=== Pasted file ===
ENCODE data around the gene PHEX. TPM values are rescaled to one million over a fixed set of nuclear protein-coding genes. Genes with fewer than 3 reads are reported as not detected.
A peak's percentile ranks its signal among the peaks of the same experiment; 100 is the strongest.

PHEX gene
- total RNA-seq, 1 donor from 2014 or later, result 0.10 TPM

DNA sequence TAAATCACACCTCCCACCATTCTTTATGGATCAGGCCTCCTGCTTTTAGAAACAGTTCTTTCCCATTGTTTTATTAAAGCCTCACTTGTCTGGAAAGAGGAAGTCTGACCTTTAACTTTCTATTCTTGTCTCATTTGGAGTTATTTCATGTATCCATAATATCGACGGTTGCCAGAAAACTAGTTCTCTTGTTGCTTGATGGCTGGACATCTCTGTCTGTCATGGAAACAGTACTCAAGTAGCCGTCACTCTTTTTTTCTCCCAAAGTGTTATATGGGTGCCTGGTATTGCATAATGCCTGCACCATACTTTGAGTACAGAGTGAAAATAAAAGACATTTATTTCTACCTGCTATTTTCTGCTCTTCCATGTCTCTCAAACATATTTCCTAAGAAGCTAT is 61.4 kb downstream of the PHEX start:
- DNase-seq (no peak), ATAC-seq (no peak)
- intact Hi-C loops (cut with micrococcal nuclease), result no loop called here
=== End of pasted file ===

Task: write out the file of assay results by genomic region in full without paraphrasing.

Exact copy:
ENCODE data around the gene PHEX. TPM values are rescaled to one million over a fixed set of nuclear protein-coding genes. Genes with fewer than 3 reads are reported as not detected.
A peak's percentile ranks its signal among the peaks of the same experiment; 100 is the strongest.

PHEX gene
- total RNA-seq, 1 donor from 2014 or later, result 0.10 TPM

DNA sequence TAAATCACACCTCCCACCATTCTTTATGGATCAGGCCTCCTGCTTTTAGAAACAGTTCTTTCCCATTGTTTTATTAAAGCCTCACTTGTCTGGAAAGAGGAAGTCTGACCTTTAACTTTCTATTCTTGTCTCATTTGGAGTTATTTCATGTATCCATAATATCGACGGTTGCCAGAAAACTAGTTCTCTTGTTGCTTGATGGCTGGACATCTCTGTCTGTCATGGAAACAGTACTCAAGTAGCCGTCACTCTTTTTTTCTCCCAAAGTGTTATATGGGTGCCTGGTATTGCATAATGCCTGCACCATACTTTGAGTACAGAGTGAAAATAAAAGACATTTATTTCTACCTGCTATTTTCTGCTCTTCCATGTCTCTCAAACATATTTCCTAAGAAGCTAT is 61.4 kb downstream of the PHEX start:
- DNase-seq (no peak), ATAC-seq (no peak)
- intact Hi-C loops (cut with micrococcal nuclease), result no loop called here